Sometimes it takes awhile in the hospital for organisms to grow out of those clinical specimens and for that hospital to do the initial evaluation that says this could be something that could be bioterrorism, and as soon as that′s done, then they have procedures in place to contact health officials and get that specimen to a laboratory that can confirm that and can identify that organism very quickly, and that′s what′s happened in this case.

And that specimen that I thought was transported to the Pennsylvania Health Department who immediately did the testing to confirm that it was an — B.anthracis.

MODERATOR: Next question, please. Laura.

OPERATOR: Thank you. Our next question comes from Christine Gorman with Time Magazine.

QUESTIONER: Two questions: First question, is there any estimate of how many cases of inhalational anthrax there are in Africa or Cote d’Ivoire. And the second question is can you give us a sense of how the hides in this particular case will be tested?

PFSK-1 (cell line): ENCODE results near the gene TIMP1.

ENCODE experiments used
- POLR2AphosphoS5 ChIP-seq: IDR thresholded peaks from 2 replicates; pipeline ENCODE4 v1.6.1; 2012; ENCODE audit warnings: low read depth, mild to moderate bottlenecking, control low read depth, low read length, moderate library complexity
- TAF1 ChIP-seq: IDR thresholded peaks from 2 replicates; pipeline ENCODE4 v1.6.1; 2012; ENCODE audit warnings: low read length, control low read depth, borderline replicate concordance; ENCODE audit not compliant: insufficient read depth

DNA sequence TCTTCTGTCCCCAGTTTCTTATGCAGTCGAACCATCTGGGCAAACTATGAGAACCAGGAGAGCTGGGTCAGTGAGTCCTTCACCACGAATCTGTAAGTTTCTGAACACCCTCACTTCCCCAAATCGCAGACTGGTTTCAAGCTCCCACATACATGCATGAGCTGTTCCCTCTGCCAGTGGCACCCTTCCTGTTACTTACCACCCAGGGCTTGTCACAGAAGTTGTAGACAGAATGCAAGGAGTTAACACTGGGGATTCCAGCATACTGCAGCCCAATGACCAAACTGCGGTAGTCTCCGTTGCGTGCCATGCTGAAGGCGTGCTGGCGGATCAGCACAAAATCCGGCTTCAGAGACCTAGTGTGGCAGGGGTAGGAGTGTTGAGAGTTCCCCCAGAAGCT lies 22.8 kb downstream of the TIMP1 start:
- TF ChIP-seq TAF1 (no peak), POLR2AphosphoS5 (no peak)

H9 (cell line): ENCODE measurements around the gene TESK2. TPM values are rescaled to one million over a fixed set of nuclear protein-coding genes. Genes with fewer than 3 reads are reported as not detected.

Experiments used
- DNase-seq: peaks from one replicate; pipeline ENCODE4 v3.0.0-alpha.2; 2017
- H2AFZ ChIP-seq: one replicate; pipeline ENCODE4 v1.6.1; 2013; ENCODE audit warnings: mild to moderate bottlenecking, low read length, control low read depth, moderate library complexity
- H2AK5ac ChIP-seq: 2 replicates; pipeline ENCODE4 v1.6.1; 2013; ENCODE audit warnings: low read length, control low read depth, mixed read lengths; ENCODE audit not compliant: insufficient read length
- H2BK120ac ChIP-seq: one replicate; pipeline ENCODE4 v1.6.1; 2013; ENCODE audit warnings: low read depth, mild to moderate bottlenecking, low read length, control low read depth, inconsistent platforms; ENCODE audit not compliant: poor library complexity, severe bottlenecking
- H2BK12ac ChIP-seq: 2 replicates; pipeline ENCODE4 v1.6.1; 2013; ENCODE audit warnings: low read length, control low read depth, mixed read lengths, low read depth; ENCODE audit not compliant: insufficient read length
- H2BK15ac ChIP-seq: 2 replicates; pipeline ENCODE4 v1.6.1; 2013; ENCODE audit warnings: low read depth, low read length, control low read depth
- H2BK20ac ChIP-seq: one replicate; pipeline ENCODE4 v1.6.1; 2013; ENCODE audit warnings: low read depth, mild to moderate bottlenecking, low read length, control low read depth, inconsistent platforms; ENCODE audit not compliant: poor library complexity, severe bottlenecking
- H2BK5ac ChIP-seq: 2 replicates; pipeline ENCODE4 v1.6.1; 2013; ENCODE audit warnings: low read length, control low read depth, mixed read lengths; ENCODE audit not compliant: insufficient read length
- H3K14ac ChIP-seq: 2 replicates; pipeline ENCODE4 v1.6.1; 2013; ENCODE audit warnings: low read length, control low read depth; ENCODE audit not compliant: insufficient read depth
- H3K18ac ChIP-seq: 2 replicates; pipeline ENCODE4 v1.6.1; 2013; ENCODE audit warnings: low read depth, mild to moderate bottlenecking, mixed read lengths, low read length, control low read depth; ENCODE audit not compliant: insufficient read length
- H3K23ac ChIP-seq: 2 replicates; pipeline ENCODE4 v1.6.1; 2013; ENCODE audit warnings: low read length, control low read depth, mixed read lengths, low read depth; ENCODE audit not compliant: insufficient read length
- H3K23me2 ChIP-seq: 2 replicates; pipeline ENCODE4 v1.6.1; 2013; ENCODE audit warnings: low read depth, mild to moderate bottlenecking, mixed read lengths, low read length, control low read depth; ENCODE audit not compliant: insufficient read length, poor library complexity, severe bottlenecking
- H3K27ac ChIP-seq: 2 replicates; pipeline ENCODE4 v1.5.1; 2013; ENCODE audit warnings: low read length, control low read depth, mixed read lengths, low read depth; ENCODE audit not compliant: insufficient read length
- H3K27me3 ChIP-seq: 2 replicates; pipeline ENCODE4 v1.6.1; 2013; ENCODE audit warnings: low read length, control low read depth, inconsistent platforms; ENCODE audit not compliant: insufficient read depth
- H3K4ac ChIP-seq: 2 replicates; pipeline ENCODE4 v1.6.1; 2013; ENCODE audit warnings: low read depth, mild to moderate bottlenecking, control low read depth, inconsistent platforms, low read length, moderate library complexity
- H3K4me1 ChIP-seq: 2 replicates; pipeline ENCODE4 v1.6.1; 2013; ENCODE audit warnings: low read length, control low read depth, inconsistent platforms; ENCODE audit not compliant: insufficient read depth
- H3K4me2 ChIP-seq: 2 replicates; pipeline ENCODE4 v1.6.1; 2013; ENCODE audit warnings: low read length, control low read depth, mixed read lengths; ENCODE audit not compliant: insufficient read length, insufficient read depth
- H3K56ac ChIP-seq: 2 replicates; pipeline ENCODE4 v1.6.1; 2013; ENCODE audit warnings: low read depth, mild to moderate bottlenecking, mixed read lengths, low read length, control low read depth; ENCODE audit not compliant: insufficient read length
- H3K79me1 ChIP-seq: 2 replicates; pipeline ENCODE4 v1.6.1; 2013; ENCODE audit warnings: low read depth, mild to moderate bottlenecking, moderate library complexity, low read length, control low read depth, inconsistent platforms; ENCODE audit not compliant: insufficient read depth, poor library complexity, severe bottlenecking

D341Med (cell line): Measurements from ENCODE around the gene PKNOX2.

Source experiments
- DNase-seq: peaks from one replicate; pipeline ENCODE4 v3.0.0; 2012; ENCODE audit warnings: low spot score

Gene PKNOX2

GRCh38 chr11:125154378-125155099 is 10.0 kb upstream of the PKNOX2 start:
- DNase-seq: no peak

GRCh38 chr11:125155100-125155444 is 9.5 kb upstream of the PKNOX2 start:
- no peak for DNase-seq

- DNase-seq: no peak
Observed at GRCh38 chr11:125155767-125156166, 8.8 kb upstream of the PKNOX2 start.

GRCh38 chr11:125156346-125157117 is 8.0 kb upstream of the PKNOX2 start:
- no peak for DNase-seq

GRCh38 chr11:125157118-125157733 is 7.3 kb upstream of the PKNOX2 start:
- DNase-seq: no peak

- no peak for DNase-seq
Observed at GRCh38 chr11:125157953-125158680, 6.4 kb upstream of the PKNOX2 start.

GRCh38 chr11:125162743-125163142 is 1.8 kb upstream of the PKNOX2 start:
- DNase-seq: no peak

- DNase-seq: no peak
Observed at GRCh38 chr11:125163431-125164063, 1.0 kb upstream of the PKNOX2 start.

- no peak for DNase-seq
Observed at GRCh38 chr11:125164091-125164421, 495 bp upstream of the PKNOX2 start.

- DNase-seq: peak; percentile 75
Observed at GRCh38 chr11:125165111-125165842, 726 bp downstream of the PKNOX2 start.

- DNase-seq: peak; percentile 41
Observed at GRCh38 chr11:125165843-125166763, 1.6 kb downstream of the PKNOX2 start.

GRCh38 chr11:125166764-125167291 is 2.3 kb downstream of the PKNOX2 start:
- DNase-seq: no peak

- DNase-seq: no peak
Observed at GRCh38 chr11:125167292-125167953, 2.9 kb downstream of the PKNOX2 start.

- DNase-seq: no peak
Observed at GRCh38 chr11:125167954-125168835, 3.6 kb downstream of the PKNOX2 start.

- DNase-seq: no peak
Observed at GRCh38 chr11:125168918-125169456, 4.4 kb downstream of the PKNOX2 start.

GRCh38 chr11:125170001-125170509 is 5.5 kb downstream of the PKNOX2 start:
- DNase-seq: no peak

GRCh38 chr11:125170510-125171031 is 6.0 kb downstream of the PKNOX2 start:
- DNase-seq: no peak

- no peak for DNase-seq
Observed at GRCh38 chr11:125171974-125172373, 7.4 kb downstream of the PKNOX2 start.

DR. ROTZ: I don′t have an answer to the first case, because I don′t think we have good information about those types of cases in those areas. We do know that it occurs, and we do know that it′s endemic in those areas, but information about the number of cases that occur there, we don′t have, or I don′t have. We can look into that and see if there is a source for that information, but I don′t have that right now.

And secondly, your second question was in regard to--

QUESTIONER: How will the hides be tested?

DR. ROTZ: How will the hides be tested. I think that is going to be evaluated as our environmental team and laboratory team that is up there right now is able to go into the facility and look at the hides and look at the conditions of the hides, but, you know, likely they′ll be looking at doing sampling to do cultures of the hides, as well as PCR testing of the hides.

MR. SKINNER: Next question, please.

OPERATOR: Thank you. Our next question comes from Mark Santora with New York Times.

QUESTIONER: I′m just wondering if we know what port of entry the hides came through and what measures are in place to try and detect hides or other matters that might be infected with organisms like anthrax, and if we need to think more--harder about how we, you know, keep our borders protected from these things being imported?